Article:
Patient safety strategy

The RCoA patient safety strategy and programme covers five key areas:

1. Promote patient safety in anaesthesia so that it remains a high priority throughout the NHS and independent sector, and ensuring policy supports our members to deliver safe healthcare

We want the College and our partner organisations, their members, and most importantly the patient voice, to be at the heart of our influencing patient safety initiatives. To achieve this, we will:

  • Work in partnership with the Association of Anaesthetists and NHS England and Improvement (NHSEI) through the Safe Anaesthesia Liaison Group (SALG) to bring together interests of several organisations working to improve patient safety across the UK.
  • Contribute to relevant consultations and provide formal patient safety advice to policy makers, NHS organisations, regulators, and other professional bodies.
  • Develop strong working relationships with external organisations including NHS England and NHS Improvement (NHSEI) and their equivalent in the devolved nations, and the Healthcare Safety Investigation Branch (HSIB) to ensure high level anaesthetic representation on relevant patient safety projects and guidance.
  • Work with Independent Healthcare Providers Network (IHPN) to promote the adoption of anaesthesia-related patient safety initiatives throughout the independent sector and understand any unique challenges within this sector.
  • Collaborate with the Centre for Perioperative Care providing expertise on patient safety regulations, guidance, and initiatives.
2. Set and maintain the highest standards for anaesthesia and deliver healthcare improvements to secure the best outcomes for patients
  • Provide guidance and advice to members and healthcare organisations regarding issues of poor performance through our Invited Review service.
  • Ensure continuous quality improvement is adopted throughout anaesthetic services to improve patient care.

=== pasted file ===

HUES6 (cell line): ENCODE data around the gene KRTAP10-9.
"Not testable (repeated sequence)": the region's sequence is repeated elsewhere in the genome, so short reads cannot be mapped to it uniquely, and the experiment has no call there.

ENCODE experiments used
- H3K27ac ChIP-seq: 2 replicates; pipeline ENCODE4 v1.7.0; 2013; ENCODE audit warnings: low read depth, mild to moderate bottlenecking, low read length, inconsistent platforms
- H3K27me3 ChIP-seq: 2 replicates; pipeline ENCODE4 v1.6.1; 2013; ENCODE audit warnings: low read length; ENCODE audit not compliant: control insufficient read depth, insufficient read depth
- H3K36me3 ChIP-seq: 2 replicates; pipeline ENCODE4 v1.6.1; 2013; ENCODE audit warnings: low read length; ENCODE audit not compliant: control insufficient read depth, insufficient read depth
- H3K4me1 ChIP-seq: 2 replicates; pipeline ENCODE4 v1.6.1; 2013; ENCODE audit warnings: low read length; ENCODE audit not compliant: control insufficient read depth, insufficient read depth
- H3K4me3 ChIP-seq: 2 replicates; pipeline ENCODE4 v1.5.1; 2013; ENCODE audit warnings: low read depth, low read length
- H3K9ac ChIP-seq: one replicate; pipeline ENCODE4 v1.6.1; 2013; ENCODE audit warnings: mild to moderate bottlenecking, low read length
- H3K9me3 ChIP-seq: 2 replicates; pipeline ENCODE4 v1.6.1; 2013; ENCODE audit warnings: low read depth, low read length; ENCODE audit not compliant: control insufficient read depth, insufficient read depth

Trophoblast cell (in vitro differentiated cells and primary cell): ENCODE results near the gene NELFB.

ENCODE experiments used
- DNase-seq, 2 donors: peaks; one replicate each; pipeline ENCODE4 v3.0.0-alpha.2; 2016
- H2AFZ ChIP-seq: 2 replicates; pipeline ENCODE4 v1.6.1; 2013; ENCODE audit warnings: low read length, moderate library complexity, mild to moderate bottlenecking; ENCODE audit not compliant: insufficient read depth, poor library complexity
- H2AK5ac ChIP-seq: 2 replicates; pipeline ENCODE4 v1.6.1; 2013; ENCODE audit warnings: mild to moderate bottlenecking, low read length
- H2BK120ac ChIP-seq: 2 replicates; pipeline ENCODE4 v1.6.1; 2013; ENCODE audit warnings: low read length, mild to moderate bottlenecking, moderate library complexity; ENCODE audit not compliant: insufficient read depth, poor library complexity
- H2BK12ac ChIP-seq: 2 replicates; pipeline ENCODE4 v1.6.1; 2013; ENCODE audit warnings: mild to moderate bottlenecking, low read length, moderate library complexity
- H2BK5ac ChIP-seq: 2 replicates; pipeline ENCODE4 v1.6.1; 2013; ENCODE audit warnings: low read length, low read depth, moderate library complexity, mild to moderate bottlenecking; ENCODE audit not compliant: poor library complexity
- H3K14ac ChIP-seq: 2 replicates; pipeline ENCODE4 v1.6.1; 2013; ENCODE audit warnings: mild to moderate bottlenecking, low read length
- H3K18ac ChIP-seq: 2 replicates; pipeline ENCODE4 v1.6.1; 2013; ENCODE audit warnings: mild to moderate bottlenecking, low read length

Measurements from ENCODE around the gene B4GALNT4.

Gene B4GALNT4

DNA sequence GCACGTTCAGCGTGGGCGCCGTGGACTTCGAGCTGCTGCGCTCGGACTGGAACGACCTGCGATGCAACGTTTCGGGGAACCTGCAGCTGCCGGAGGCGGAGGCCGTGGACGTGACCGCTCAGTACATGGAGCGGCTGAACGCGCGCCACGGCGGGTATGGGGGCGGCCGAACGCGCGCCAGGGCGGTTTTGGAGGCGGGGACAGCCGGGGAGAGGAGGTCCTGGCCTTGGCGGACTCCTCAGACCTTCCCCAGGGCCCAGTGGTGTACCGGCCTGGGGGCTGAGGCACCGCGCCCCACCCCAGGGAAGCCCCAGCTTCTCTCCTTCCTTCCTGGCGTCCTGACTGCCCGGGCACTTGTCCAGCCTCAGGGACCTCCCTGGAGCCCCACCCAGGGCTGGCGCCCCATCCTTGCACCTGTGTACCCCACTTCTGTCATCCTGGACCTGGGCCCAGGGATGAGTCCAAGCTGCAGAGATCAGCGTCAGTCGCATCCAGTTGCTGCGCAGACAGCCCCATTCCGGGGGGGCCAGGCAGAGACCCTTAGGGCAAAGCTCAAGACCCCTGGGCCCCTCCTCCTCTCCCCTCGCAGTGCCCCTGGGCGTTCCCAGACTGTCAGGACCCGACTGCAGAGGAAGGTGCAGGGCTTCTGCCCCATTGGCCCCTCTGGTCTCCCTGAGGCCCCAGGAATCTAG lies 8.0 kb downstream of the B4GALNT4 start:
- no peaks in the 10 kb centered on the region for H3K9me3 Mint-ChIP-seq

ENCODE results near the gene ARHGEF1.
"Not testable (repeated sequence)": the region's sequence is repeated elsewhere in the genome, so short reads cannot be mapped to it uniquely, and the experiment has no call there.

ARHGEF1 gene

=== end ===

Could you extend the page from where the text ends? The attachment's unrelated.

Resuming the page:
• Provide high quality guidance and resources to aid anaesthetists to meet the highest standards of patient care.
  • Support anaesthetic departments to design and deliver high quality anaesthetic services through the implementation and development of the Guidelines for the Provision of Anaesthetic Services (GPAS).
  • Support best practice for service provision through our peer review accreditation service, Anaesthesia Clinical Services Accreditation (ACSA).
3. Support anaesthetists in training and throughout their career
4. Build capability of anaesthetists within their teams to identify and respond to patient safety incidents
  • Support a network of SALG regional safety leads to ensure two-way communication with hospitals around the UK and create a better understanding of local incidents and highlight on going safety projects.
  • Provide a platform for anaesthetists of all grades to share quality improvement projects and learning outcomes via SALG.
  • Engage with partner organisations including the Association of Anaesthetists and NHSEI to highlight potential or existing patient safety issues via the Safe Anaesthesia Liaison Group.
  • Collaborate with the Clinical Directors Network to promote and encourage information sharing and good practice between clinical directors in UK departments of anaesthesia, intensive care medicine and pain management.
5. Promote the concept of an open and supportive culture in healthcare to enhance safety through continuous learning

Many serious incidents arise from a combination of individual and systemic failures or genuine error, often as a result of challenging working conditions and a lack of adequate resources. Doctors must feel able to reflect openly and truthfully to investigating teams without fear that this will be used against them, or learning will not take place. For this to happen the College strongly supports a shift towards a ‘no blame’ culture. We aim to do this by: